“. . . the best book on NDEs in years. This book brings much-needed insight and common sense to our understanding of NDEs.”
--Bruce Greyson, M.D., Carlson Professor of Psychiatry and Neurobehavioral Sciences, University of Virginia
Predating all organized religion, the belief in an afterlife is fundamental to the human experience and dates back at least to the Neanderthals. By the mid-19th century, however, spurred by the progress of science, many people began to question the existence of an afterlife, and the doctrine of materialism--which dictates that consciousness is a creation of the brain--began to spread. Now, using scientific evidence, Chris Carter challenges materialist arguments against consciousness surviving death and shows how near-death experiences (NDEs) may truly provide a glimpse of an awaiting afterlife.
Using evidence from scientific studies, quantum mechanics, and consciousness research, Carter reveals how consciousness does not depend on the brain and may, in fact, survive the death of our bodies. Examining ancient and modern accounts of NDEs from around the world, including China, India, and tribal societies such as the Native American and the Maori, he explains how NDEs provide evidence of consciousness surviving the death of our bodies. He looks at the many psychological and physiological explanations for NDEs raised by skeptics--such as stress, birth memories, or oxygen starvation--and clearly shows why each of them fails to truly explain the NDE. Exploring the similarities between NDEs and visions experienced during actual death and the intersection of physics and consciousness, Carter uncovers the truth about mind, matter, and life after death.
CHRIS CARTER received his undergraduate and master’s degrees from the University of Oxford. The author of Parapsychology and the Skeptics, Carter is originally from Canada and currently teaches internationally.
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I do believe a higher intelligence created this universe but not that it wants us to worship it, etc. I think it wants us to evolve into intelligent beings who look out for one another instead of killing, fighting, stealing, etc. If science would take up the challenge of exploring the things Chris Carter covers in his book & the challenge of experimenting on these subjects as best we can at this point in our evolution, I believe science would eventually prove the existence of this higher intelligence, thus wrestling "ownership" of it from religion as well as enabling all of us to learn how to reach our true potential.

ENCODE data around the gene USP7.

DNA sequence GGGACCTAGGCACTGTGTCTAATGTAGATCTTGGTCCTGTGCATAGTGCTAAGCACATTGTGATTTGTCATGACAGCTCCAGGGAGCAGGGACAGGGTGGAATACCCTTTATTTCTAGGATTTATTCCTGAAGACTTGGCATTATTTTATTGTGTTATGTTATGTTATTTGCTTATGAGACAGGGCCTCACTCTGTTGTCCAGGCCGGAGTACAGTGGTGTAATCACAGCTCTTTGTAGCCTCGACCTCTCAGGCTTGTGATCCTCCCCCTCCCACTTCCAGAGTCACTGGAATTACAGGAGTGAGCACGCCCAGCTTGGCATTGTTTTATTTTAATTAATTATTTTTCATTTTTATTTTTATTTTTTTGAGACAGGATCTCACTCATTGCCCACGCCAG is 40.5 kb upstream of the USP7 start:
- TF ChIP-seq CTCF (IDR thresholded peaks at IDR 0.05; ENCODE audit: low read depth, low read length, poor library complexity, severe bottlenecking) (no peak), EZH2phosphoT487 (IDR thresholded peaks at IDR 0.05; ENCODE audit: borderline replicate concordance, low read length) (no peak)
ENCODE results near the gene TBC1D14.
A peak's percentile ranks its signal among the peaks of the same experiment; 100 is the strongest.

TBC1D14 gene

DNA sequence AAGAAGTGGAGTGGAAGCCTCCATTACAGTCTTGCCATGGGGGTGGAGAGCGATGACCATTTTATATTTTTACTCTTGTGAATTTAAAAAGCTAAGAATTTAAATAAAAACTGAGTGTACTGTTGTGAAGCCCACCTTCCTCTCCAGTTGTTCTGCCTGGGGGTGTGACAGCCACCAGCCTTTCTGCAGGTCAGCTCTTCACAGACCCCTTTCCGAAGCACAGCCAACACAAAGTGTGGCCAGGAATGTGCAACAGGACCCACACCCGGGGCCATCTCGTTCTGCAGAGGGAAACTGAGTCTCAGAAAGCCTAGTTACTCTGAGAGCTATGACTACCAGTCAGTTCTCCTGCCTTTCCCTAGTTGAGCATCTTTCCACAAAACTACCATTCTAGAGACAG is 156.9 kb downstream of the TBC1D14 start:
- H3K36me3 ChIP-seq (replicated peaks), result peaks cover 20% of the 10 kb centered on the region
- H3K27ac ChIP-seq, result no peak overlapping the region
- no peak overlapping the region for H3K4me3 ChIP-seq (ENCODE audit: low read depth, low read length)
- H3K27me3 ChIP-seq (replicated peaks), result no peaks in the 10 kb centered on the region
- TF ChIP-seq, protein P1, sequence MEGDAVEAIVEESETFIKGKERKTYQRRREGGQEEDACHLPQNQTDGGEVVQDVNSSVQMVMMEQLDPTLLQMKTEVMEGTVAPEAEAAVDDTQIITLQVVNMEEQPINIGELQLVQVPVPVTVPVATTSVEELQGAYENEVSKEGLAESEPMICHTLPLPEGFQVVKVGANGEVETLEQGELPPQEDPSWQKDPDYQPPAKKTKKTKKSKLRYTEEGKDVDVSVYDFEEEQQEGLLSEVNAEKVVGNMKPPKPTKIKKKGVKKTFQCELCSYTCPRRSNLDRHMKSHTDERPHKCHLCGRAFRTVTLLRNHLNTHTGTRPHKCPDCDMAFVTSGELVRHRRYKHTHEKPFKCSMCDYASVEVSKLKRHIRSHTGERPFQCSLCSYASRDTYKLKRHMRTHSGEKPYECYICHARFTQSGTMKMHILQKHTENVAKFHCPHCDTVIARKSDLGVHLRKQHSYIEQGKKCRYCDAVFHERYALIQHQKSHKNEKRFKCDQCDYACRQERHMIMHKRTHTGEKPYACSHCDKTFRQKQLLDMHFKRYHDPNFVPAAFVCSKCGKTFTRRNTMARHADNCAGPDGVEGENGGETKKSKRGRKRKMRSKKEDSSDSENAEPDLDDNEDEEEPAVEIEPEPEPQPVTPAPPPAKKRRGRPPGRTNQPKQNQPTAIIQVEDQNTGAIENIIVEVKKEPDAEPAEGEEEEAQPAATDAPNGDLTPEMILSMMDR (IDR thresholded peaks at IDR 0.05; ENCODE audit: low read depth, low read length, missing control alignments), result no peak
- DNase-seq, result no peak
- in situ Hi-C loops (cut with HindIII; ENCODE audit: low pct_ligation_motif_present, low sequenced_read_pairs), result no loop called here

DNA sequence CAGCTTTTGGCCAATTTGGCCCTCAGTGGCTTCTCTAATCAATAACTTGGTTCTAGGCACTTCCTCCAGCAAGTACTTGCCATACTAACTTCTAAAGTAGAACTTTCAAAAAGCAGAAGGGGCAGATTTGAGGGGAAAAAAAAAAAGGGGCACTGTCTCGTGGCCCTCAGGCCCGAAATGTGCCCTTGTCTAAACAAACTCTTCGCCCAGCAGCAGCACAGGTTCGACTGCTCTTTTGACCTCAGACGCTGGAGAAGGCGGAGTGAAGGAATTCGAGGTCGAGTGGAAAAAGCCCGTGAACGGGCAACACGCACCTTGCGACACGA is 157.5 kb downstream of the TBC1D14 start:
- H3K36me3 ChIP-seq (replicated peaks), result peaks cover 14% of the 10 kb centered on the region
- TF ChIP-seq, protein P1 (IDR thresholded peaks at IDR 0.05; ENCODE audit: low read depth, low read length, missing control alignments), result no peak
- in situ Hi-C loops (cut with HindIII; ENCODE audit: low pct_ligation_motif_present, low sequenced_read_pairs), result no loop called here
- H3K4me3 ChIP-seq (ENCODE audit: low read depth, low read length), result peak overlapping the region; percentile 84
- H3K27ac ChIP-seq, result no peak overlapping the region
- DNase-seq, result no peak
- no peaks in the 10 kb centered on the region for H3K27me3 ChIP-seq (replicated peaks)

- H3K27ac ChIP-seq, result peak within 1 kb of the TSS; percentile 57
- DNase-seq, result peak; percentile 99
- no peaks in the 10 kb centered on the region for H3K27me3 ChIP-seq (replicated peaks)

Ain't gonna happen in my lifetime, sadly, because science is still full of dogmatic, churlish old farts who refuse to accept that things they cannot explain can, do and will continue to, happen.
(not that this is what Chris Carter is saying he wrote the book for - it's just what *I'm* saying!)
I bought this book on Amazon - I can't tell if this is going to show up. But I did!
Although some of the quantum physics can get a bit overwhelming to read (it certainly went over my head in a few places), I still found it satisfying to read about and it definitely helps his argument. I can't recommend this book enough. It changed this skeptic's mind!
I'm hesitant to interpret NDEs (and death bed visions) as evidence for postmortem survival. If I had to put a number on it, I'd say that I'm anywhere from 50% to 65% convinced of the survivalist interpretation of NDEs, depending on the day. Future studies or arguments could push me in either direction (for or against the survivalist interpretation).
That said, Carter's book is well-argued. I agree with NDE expert Dr. Bruce Greyson that this is "the best book on NDEs in years", even for people who disagree with the author, and I'll add that those who disagree need to think long and hard about why they disagree. (IMO the runner-up is the massive 2007 book "Irreducible Mind" by Kelly and Kelly et al.)
In part 1, Carter lays out a model of mind-brain relationship that is compatible with both dualism and observations from neuroscience. In building this model, he discusses (and adds to) William James' "transmission" model, ancient and modern ideas of mind-body interaction, neuroscience data, the relationship between consciousness and contemporary physics (which includes a discussion on "the dreaded interaction problem"), philosophy of science*, theories of life (including Sheldrake's hypothesis of morphic resonance and fields), and whether the brain stores memories or tunes into them (Carter argues that both ideas are compatible with neuroscience data). Critics often say that advances in neuroscience show the absolute dependence of mind on brain; they say that minds cannot exist without brains. Drugs, alcohol, aging, and head injuries can alter personality and memory retrieval because of their effects on the brain. So how can personality and the overlapping memory retrieval continue to exist after brain death? Read this book to find out. Part 1 alone is worth the price of purchase. Part 1 also deals with the objections of several skeptics on the compatibility (or alleged incompatibility) of dualism and neuroscience data, including Paul Edwards and Daniel Dennett.